Catster is reader-supported. When you buy via links on our site, we may earn an affiliate commission at no cost to you. Learn more.

What Can I Give My Cat for Pain at Home? Our Vet Answers 10 Home Remedies

Written by: Dr. Stacie Grannum DVM (Veterinarian)

Last Updated on January 25, 2024 by Catster Editorial Team

man petting a sick siberian cat

What Can I Give My Cat for Pain at Home? Our Vet Answers 10 Home Remedies

VET APPROVED

Dr. Stacie Grannum, DVM (Vet) Photo

WRITTEN BY

Dr. Stacie Grannum, DVM (Vet)

Veterinarian, DVM

The information is current and up-to-date in accordance with the latest veterinarian research.

Learn more »

Alleviating your cat’s pain is generally achieved through the use of pain medications prescribed by your veterinarian. However, there are other ways to help manage your cat’s pain that can be used in conjunction with medications or used separately. Adding supplements to your cat’s diet or trying home remedies should always be discussed with your veterinarian first. Never attempt to give your cat over-the-counter pain medications without consulting with your veterinarian, as these can be deadly to cats.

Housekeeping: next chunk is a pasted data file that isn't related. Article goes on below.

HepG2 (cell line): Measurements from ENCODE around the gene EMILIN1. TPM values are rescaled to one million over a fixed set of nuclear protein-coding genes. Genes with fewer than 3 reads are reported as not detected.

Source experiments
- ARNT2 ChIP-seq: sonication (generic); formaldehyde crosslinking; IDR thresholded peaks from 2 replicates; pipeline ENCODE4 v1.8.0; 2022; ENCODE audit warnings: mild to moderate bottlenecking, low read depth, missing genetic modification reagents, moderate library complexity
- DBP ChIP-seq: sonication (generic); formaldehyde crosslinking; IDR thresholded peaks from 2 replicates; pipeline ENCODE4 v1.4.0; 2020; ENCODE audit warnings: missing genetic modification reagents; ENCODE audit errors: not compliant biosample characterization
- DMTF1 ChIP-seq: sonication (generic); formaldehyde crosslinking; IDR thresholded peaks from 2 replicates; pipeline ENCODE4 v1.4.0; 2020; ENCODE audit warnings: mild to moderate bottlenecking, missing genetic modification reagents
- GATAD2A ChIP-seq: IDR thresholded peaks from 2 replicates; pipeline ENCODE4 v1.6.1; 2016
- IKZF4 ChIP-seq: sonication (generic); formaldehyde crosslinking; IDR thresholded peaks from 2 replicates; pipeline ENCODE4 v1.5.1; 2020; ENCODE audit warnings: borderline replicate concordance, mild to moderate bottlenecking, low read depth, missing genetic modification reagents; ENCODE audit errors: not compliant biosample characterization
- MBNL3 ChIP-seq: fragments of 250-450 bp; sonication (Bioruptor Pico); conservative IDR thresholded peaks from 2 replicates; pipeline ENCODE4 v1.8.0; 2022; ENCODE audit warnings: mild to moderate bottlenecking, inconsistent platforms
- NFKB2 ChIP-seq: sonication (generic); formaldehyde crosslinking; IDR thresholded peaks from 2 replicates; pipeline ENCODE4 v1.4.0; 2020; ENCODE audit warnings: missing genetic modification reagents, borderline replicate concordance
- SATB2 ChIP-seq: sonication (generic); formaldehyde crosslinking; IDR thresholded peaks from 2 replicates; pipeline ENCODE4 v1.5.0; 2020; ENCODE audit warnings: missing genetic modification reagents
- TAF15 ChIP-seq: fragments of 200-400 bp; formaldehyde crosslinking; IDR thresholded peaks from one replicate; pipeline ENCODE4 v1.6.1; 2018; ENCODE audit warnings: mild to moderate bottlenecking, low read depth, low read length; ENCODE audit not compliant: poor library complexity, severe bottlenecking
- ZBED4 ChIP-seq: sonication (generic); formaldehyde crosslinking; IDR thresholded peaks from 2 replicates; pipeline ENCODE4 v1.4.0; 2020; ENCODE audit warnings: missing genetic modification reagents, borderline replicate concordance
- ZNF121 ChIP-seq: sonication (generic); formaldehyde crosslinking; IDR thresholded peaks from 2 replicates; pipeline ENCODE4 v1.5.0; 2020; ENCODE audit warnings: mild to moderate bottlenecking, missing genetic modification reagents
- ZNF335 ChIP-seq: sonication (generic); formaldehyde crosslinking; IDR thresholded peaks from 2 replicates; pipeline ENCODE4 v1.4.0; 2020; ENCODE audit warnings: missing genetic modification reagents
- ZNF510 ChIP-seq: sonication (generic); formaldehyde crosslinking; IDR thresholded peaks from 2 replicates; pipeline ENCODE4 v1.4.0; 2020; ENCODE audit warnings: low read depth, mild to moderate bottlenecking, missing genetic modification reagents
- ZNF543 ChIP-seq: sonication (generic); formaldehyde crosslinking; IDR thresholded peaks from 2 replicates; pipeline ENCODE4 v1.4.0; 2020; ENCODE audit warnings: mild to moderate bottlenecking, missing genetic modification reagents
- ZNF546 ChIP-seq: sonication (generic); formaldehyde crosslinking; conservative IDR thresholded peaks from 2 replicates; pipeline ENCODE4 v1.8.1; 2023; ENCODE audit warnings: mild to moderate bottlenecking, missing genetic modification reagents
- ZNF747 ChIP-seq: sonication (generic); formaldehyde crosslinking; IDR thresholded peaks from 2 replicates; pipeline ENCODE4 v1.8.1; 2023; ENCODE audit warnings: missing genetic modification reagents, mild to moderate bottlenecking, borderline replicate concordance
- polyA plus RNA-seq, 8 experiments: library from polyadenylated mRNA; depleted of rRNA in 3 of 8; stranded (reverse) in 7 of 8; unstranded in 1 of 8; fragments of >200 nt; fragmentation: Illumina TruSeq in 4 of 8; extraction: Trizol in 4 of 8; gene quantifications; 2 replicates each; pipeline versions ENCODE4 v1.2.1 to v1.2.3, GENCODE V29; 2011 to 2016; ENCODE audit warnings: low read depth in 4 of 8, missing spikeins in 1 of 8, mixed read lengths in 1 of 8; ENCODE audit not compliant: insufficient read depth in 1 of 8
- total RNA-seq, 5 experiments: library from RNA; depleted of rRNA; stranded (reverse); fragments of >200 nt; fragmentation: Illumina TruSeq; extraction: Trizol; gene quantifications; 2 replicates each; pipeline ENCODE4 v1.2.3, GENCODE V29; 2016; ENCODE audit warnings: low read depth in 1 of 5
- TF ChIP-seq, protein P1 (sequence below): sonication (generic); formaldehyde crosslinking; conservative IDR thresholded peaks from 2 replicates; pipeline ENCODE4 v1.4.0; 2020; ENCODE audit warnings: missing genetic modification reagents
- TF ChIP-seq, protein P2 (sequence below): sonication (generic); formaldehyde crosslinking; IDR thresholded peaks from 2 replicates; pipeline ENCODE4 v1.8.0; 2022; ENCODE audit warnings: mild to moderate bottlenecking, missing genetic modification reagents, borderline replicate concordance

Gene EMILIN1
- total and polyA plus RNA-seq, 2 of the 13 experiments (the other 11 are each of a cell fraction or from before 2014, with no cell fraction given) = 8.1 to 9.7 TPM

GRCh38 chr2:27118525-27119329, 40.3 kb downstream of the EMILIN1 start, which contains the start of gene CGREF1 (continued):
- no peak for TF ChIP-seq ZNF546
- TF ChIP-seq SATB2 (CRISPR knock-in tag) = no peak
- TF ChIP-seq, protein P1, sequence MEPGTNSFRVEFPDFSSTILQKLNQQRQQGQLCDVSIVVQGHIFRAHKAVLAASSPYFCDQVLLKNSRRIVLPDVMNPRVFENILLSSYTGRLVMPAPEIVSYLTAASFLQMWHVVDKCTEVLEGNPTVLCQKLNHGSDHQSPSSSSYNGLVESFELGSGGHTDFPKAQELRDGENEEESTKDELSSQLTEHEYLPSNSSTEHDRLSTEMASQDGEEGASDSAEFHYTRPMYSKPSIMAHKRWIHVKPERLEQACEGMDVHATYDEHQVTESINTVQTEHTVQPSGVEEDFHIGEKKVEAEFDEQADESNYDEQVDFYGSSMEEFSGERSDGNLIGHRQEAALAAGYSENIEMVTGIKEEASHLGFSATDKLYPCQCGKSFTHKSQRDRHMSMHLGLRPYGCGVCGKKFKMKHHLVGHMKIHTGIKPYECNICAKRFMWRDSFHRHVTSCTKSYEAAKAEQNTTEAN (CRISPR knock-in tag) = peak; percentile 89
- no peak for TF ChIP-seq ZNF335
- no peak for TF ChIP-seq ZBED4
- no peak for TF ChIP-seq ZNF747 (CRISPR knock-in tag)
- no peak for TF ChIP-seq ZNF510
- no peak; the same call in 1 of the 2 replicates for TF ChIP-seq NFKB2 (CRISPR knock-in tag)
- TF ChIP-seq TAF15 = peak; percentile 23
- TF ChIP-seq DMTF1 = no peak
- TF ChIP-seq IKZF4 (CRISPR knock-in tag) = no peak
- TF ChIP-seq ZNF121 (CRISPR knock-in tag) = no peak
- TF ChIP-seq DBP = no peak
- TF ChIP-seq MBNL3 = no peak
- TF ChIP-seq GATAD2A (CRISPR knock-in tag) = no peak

The following list is what you can attempt at home to help your cat’s pain in the short term, but if signs do not improve or if they worsen, you need to take your cat to a veterinarian for an examination.

yarn ball divider

The 10 Vet-Approved Home Remedies You Can Give to a Cat That Is In Pain

1. Omega-3 Fatty Acids

Fish Oil
Image Credit By: dangdumrong, shutterstock

Omega-3 fatty acids are best known to be contained in fish oil. They help prevent and improve inflammation, especially for arthritis. Fish oil can also help resolve other inflammatory conditions, such as skin disease.


2. Glucosamine and Chondroitin Sulfate

These compounds are often used together to help decrease inflammation and pain. Glucosamine has mild anti-inflammatory properties that are helpful for joint inflammation due to conditions like arthritis. Chondroitin aids in the prevention of cartilage destruction. Both glucosamine and chondroitin can increase the production of joint fluid, which protects (lubricates) the cartilage and bones from friction and erosion during movement. A lack of sufficient joint fluid can lead to osteoarthritis.